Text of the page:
After converting your timestamp to UTC you get the required answer.

flag<03/25/2019 08:23:45>

29. DrDD - 150 Points

“Duanes Challenge: Duane Dunston had his passwords hijacked. Karen hid them C:\Users\Karen\Desktop\DuanesChallenge somewhere, what is the password to Duane’s LinkedIn?”

This directory has a lot of junk in it. After extracting them all and browsing through the files we find that one of the PDF’s has a base64 encoded appended after the end of the file.


Throwing this into CyberChef we can see it neatly decodes to what appears to be a spreadsheet.


By downloading the file and opening it in excel, we can see the credentials, and at this point have our flag.



Category: Linux Forensics

01. red star - 10 Points

“What distribution of Linux is being used on this machine?”

Using FTK Imager we can see Partition 5 is a linux partition with the boot section indicating it is Kali.



02. abc123 - 10 Points

“What is the MD5 hash of the apache access.log?”

Using FTK Imager we can get this by right clicking the file, selecting Export File Hash List, and then viewing the spreadsheet output. The apache access.log is found at ‘/var/log/apache2/access.log’



03. Radiohead - No Surprises - 10 Points

“It is believed that a credential dumping tool was downloaded? What is the file name of the download?”

Looking at the root downloads section we can see that Mimikatz was downloaded. If you don’t know about Mimikatz, go check out GentilKiwi AKA Benjamin Delpy. Fun fact at the time of writing Windows Defender has a signature which means if the text ‘Invoke-Mimikatz’ comes up anywhere in a command line it will flag it as a Trojan. This includes naming a picture ‘Invoke-Mimikatz’ and then trying to edit it with paint. This will even include Windows Defender itself



04. super duper secret - 15 Points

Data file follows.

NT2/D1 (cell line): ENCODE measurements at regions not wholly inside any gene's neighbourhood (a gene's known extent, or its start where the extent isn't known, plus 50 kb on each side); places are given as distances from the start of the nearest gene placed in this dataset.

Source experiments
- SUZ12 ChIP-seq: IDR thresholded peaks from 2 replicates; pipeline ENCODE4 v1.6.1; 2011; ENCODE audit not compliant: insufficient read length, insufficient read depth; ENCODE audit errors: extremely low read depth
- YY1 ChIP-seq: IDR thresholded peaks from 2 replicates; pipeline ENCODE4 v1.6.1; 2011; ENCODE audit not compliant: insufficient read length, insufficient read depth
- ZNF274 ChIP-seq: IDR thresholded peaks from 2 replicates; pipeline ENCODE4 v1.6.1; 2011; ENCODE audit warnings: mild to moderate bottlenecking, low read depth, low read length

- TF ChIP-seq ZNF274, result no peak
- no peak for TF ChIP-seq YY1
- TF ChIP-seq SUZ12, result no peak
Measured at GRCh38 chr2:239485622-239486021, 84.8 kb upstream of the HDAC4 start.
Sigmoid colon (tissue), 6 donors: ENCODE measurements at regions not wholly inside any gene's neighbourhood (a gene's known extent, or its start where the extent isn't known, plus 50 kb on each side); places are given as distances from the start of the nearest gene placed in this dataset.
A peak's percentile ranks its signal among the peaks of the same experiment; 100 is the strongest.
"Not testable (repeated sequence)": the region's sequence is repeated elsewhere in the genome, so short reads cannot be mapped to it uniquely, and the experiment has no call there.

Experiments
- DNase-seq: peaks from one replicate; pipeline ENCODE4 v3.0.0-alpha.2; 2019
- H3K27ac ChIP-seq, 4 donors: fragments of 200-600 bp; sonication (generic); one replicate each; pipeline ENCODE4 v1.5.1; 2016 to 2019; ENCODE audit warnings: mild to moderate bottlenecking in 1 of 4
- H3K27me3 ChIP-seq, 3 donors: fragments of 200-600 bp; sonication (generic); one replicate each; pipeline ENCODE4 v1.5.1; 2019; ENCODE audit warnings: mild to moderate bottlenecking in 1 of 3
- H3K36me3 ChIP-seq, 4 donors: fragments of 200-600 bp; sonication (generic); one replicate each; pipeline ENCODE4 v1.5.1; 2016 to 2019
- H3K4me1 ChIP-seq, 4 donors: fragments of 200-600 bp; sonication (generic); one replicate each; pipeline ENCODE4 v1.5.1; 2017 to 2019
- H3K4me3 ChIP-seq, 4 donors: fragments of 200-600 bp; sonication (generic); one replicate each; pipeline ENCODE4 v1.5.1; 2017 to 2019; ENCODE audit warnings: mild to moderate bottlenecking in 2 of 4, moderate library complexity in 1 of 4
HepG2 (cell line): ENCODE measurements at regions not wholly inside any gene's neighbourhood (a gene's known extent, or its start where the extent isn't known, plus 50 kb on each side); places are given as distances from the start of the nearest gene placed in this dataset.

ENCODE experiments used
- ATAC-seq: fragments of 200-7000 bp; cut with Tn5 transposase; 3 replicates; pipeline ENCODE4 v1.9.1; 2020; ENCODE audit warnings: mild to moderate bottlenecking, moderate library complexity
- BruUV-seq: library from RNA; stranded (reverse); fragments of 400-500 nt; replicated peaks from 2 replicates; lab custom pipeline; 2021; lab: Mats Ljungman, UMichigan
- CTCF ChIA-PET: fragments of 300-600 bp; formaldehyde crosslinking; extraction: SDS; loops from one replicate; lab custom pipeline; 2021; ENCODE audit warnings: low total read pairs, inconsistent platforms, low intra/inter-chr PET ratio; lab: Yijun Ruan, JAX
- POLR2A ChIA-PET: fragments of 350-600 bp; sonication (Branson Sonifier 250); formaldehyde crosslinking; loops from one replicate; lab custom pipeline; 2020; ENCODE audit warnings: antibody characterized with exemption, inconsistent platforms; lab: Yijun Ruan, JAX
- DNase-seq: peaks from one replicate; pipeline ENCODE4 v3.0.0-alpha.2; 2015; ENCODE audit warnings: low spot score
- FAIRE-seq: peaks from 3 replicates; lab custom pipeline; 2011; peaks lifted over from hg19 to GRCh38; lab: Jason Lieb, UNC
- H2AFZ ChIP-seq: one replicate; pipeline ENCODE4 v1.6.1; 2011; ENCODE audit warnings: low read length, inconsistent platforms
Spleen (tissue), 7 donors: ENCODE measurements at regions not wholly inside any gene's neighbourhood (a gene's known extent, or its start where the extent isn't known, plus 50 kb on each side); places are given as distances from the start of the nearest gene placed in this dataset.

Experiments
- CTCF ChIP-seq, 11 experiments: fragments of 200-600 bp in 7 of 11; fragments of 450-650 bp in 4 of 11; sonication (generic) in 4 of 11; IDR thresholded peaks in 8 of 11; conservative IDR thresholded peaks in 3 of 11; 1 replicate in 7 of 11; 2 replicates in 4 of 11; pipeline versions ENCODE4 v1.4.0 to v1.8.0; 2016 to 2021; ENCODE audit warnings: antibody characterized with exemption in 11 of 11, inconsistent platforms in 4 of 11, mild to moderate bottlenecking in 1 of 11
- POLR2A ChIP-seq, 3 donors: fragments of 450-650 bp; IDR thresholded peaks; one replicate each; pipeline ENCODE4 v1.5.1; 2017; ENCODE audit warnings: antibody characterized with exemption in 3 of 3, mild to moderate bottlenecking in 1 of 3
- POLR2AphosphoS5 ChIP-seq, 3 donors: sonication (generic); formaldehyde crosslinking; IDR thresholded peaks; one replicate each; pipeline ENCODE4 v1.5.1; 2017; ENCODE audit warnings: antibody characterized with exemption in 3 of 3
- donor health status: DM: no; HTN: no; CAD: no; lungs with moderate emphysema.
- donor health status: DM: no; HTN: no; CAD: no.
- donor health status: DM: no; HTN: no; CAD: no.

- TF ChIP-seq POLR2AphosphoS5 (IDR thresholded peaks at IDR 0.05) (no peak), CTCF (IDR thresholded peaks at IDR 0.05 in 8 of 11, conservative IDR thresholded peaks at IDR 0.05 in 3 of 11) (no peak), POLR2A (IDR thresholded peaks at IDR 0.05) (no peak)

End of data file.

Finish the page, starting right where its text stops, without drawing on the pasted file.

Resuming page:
“There was a super secret file created, what is the absolute path?”

Looking into the bash history for the root user, we can see that a super secret file was created previously on the desktop.



05. this is a hard one - 15 Points

“What program used didyouthinkwedmakeiteasy.jpg during execution?”

Keep scrolling, no really just keep scrolling down the bash history.



06. overachiever - 15 Points

“What is the third goal from the checklist Karen created?”

On the desktop where we also find Mimikatz, we can can see a checklist.



07. attack helicopter - 20 Points

“How many times was apache run?”

This is a bit of a trick question, looking at /var/log/apache2/access.log which we previously got the hash for, we can see that this is 0 bytes, which seems to indicate Apache was never run.


08. oh no some1 call ic3 - 25 Points

“It is believed this machine was used to attack another, what file proves this?”

An ambiguous question, if you decided to go with the metasploit framework history file which clearly shows an attack, you would be wrong.


This could have been tampered with, after all it is just text. So the answer we’re actually looking for is a screenshot taken of the hacked machine’s desktop located in the root directory.


It may also be important to note the flag mentioned in the notepad file, so we’ll keep this in our back pocket…


09. scripters prevail - 25 Points

“Within the Documents file path, it is believed that Karen was taunting a fellow computer expert through a bash script. Who was Karen taunting?”

Looking in documents, we find a directory named ‘myfirsthack’, worst criminal ever… moving right along, this contains a script which echos the output “Heck yeah! I can write bash too Young”, and with this we have our answer.